Search for yield leads to positive 2013 outlook on emerging market debt, says Western Asset

Robert Abad, emerging markets portfolio manager at Legg Mason subsidiary Western Asset Management, has said that continued hunger for yield among investors should make 2013 a good year for emerging market debt.

“With global central banks committed to keeping interest rates low, increased demand for higher yielding assets has pushed record levels of capital into EM debt, driving sovereign and corporate yields toward historic lows,” he said.

Abad highlights the growing high yield EM sector, which includes corporate borrowers as well as lower-rated sovereigns such as Argentina, Ukraine and Venezuela, and frontier markets including Sri Lanka, Mongolia and Belize.

“The prospect of greater demand for EM high yield is clear. The rapid expansion of the asset class over the past few years has occurred as traditional drivers of return – external sovereign spread compression and rallying US Treasury yields – have largely run their course.”

“As a result, investors looking for income, plus diversification as US dollar spread product supply dries up.”

On the sovereign side, Abad said EM high yield offers an opportunity to play the improvement story from the beginning, with significant capital gains available as frontier markets move up to emerging status.

“From a corporate perspective, the expansion of the EM high-yield credit market has brought potential to find improving stories in the most stable of EM countries. This allows investors to take advantage of domestic economic trends and/or structural improvements, even as sovereign spreads trade at exceptionally tight levels.”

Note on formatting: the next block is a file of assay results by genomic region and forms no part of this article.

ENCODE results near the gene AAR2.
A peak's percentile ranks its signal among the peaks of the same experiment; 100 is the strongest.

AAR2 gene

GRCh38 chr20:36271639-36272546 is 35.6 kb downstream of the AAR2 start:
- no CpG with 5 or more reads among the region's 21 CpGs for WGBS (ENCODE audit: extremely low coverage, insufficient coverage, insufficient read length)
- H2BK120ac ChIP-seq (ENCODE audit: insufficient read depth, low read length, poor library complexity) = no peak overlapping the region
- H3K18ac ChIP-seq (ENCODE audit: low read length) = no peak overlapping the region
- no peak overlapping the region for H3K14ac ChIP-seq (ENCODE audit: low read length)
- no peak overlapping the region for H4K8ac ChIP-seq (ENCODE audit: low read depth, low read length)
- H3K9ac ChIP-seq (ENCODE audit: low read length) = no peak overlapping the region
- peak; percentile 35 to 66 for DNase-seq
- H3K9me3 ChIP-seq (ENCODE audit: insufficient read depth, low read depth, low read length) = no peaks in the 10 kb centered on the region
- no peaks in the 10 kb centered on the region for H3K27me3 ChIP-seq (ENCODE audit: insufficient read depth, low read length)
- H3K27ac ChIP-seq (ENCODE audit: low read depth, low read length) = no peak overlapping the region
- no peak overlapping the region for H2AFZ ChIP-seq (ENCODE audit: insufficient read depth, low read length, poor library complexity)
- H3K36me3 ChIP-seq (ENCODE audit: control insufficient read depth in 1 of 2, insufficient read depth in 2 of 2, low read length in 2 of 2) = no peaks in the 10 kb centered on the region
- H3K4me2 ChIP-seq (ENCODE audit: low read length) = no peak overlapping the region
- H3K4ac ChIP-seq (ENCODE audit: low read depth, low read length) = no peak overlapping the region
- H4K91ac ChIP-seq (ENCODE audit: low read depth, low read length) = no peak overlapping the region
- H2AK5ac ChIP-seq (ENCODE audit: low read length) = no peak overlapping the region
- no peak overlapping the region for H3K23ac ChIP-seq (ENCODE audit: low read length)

Abad said investors can get higher yields and significant spread pick-up via higher-quality EM high-yield corporates versus lower-rated US equivalents.

“The higher yields and shorter duration of EM high-yield credit also offers a considerable buffer against any rise in US interest rates should macro conditions stabilise earlier than anticipated or quantitative easing/growth-induced inflationary fears materialise.”

There is a note of caution, however. EM debt performance has been encouraged by strong global liquidity, which has enabled access to low-cost capital. “A protracted and technically fuelled issuer’s market can foster complacency,” said Abad.

Still, the balance sheet strength and policy flexibility in EMs should continue to support debt over equity, which Abad believes is vulnerable to market volatility and any potential weakening of global growth in the coming year.

 

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